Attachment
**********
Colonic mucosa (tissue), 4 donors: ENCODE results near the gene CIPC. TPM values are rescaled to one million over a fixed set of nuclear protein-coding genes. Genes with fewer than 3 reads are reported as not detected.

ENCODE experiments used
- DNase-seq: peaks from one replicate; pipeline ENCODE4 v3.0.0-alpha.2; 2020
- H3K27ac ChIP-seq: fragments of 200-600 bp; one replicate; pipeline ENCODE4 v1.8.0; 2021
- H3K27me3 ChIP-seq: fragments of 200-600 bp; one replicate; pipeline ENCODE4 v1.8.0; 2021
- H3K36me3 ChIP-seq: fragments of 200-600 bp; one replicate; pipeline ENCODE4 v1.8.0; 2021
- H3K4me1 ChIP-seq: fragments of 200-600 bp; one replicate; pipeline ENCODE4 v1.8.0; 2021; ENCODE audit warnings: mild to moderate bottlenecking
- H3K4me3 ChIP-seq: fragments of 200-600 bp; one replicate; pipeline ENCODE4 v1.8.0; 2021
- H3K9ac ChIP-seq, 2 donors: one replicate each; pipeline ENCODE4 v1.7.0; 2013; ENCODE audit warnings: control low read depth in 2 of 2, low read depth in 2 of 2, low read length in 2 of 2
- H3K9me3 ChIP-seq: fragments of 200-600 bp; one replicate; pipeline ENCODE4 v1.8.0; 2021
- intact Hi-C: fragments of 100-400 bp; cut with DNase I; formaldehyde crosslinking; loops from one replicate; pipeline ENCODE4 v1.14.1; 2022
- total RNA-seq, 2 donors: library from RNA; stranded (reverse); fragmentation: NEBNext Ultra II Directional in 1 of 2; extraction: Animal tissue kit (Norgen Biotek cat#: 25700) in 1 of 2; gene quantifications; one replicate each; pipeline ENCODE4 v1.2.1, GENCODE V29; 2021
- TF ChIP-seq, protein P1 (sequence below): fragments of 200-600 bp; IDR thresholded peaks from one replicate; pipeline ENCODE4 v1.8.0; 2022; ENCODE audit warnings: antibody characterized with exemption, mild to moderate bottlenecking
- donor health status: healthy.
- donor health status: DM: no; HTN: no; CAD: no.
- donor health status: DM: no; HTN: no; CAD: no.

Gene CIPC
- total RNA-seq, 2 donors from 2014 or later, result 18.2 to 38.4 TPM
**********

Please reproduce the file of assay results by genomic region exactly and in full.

Colonic mucosa (tissue), 4 donors: ENCODE results near the gene CIPC. TPM values are rescaled to one million over a fixed set of nuclear protein-coding genes. Genes with fewer than 3 reads are reported as not detected.

ENCODE experiments used
- DNase-seq: peaks from one replicate; pipeline ENCODE4 v3.0.0-alpha.2; 2020
- H3K27ac ChIP-seq: fragments of 200-600 bp; one replicate; pipeline ENCODE4 v1.8.0; 2021
- H3K27me3 ChIP-seq: fragments of 200-600 bp; one replicate; pipeline ENCODE4 v1.8.0; 2021
- H3K36me3 ChIP-seq: fragments of 200-600 bp; one replicate; pipeline ENCODE4 v1.8.0; 2021
- H3K4me1 ChIP-seq: fragments of 200-600 bp; one replicate; pipeline ENCODE4 v1.8.0; 2021; ENCODE audit warnings: mild to moderate bottlenecking
- H3K4me3 ChIP-seq: fragments of 200-600 bp; one replicate; pipeline ENCODE4 v1.8.0; 2021
- H3K9ac ChIP-seq, 2 donors: one replicate each; pipeline ENCODE4 v1.7.0; 2013; ENCODE audit warnings: control low read depth in 2 of 2, low read depth in 2 of 2, low read length in 2 of 2
- H3K9me3 ChIP-seq: fragments of 200-600 bp; one replicate; pipeline ENCODE4 v1.8.0; 2021
- intact Hi-C: fragments of 100-400 bp; cut with DNase I; formaldehyde crosslinking; loops from one replicate; pipeline ENCODE4 v1.14.1; 2022
- total RNA-seq, 2 donors: library from RNA; stranded (reverse); fragmentation: NEBNext Ultra II Directional in 1 of 2; extraction: Animal tissue kit (Norgen Biotek cat#: 25700) in 1 of 2; gene quantifications; one replicate each; pipeline ENCODE4 v1.2.1, GENCODE V29; 2021
- TF ChIP-seq, protein P1 (sequence below): fragments of 200-600 bp; IDR thresholded peaks from one replicate; pipeline ENCODE4 v1.8.0; 2022; ENCODE audit warnings: antibody characterized with exemption, mild to moderate bottlenecking
- donor health status: healthy.
- donor health status: DM: no; HTN: no; CAD: no.
- donor health status: DM: no; HTN: no; CAD: no.

Gene CIPC
- total RNA-seq, 2 donors from 2014 or later, result 18.2 to 38.4 TPM